Like so many others, my sister Lauren finds that being in nature has helped her get through some of the most difficult periods of life, but she’s had to fight hard to access the outdoors. We grew up in Pennsylvania — our parents divorced and both remarried, each working full time — and my sister was born with a congenital disability called spina bifida. She spent most of her childhood at hospitals and doctor’s offices or unable to run and play the way the rest of her siblings did. She couldn’t participate in soccer, field hockey or summer camps in the same way either.
But Lauren still felt an innate connection with the natural world. And living in Pennsylvania offered countless places for her to watch birds, bugs and wildlife surrounding her. When we visited our Dad on the weekends, he took us fishing at nearby ponds and lakes. In the summers, we’d catch lightning bugs in the yard and ride through the woods on the back of ATVs. As one of seven kids in the modern mixed family we grew up in, Lauren never complained and instead pushed past the adversity to do the outdoorsy activities we all loved.
“No matter where we are, a love of nature brings us all together,” says Lauren Zinicola, my sister who now lives outside of Harrisburg, Pennsylvania. “It may be more challenging for me, but it’s worth making the effort to enjoy being outdoors.”
Now that Lauren is 40 years old, we have conversations about the healing effects of getting outside and how nature can help with heartache, calm nerves and ease depression. We lost our beloved stepdad this year and in different ways, both of us have found solace walking in the forest and sitting quietly by the river.
Lauren would never use the term “forest bathing” the same way some have popularized the idea of soaking in nature the way one would sit in the tub, but she knows the familiar positive, therapeutic effect on health and wellbeing it brings. Anyone, but particularly someone living with the limitations of a physical disability, can benefit from the mood boost and other health effects of being in the fresh air. But for many disabled people, a slow, attentive experience is the only way they can experience nature.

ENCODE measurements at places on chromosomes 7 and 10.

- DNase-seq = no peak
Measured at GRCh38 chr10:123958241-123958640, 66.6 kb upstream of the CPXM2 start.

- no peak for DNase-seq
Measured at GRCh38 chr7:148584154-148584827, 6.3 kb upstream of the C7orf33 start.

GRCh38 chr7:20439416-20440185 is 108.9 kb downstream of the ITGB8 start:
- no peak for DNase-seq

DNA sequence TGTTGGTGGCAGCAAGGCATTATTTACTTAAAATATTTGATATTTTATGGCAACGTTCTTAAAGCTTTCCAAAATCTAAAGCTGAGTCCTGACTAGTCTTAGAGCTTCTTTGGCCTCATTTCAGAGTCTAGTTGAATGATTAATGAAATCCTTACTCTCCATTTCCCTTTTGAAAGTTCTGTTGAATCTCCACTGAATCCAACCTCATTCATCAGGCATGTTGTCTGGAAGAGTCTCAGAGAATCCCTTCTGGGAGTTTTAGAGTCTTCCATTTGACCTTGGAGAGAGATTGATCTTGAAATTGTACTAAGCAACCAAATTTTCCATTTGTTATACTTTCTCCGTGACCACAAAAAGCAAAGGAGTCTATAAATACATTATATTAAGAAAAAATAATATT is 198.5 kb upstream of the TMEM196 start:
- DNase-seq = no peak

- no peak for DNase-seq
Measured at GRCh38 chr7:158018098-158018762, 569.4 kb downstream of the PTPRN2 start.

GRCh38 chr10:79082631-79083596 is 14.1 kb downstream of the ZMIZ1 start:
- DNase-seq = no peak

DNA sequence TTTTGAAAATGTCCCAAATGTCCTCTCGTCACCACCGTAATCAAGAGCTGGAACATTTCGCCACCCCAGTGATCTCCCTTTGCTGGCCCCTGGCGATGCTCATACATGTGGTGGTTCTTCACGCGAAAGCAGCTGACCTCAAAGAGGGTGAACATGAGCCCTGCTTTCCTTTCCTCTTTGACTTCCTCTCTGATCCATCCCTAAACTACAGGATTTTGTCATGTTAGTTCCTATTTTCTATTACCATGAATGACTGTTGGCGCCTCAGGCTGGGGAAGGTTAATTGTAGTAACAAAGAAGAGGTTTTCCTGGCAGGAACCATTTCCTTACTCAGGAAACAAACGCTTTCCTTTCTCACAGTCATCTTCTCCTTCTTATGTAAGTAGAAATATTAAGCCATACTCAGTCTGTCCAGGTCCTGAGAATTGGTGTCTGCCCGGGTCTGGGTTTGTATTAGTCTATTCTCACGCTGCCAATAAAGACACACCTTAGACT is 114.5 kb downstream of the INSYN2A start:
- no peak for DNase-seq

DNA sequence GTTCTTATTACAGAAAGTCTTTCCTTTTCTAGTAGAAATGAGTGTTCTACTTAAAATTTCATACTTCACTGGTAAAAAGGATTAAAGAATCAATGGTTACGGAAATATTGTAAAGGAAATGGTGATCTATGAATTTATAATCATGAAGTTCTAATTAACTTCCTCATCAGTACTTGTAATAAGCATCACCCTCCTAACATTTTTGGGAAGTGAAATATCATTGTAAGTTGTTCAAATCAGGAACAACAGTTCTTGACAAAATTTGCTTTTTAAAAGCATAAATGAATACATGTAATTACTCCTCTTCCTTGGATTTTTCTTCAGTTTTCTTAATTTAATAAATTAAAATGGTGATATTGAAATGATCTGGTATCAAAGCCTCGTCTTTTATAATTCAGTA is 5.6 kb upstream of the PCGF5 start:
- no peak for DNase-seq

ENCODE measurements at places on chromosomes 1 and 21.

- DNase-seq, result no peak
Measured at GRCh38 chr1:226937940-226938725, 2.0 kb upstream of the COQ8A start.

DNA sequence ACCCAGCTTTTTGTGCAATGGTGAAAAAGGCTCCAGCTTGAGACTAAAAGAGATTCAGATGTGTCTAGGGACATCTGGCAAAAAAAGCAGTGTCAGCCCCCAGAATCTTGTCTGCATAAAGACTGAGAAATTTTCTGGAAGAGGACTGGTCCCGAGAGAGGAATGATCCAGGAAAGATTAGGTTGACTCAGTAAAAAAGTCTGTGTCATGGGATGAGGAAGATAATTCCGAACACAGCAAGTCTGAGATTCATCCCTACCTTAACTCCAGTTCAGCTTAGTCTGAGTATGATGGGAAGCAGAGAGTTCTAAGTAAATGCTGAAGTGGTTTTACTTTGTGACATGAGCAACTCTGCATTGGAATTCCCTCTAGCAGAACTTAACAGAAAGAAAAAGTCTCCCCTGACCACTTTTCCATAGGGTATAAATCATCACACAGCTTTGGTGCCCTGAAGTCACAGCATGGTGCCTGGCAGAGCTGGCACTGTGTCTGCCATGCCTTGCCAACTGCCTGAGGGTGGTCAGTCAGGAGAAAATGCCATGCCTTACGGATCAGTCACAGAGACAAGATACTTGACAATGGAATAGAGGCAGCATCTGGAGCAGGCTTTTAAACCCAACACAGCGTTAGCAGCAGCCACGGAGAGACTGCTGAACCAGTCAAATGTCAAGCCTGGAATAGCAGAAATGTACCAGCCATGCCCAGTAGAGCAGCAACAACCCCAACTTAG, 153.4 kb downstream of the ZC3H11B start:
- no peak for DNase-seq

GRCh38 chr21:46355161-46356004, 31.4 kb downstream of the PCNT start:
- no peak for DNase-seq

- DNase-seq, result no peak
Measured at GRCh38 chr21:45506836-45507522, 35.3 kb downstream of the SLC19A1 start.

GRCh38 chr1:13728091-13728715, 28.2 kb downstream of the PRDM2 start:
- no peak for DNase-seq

Lauren, an avid angler, looks for fishing spots along the Susquehanna River with her husband and friends that are flat so she can walk without falling. She wears braces on her legs so she avoids curbs, gravel pathways, steep staircases, big rocks and mud that make it hard to access fishing. And she’s the first to point out that it takes her a bit to get from the car to the water’s edge, sometimes garnering stares from curious children along the way.
What they don’t know is that while she’s paying close attention to every step, she’s also experiencing everything around her as she walks slowly to the fishing spot — noticing the birds chirping, the chipmunk skittering by and the way the air smells sweet of honeysuckle flowers. It’s so easy to miss these things without taking your time to get to your destination.
Many people with disabilities don’t get to experience outdoor recreation at all. And this is a problem for a few reasons. The U.S. Census reports that 1 in 5 Americans live with a disability. That’s a lot of people who may not be able to connect with nature, which is crucial to wildlife conservation. There is also ample evidence that time in nature provides a range of physical, emotional and mental benefits and can enhance a sense of belonging. Yet the people who need these benefits the most — the disability community — are often excluded from the outdoors. But it doesn’t have to be this way.
The inaccessibility of buildings, the lack of resources and information, and the overall disregard of disabled people by the non-disabled are the primary barriers to the outdoors, not a disabled person’s abilities. These challenges are nothing new to Lauren, since she’s been exploring nature her whole life, but she has encountered all of these barriers on more than one occasion.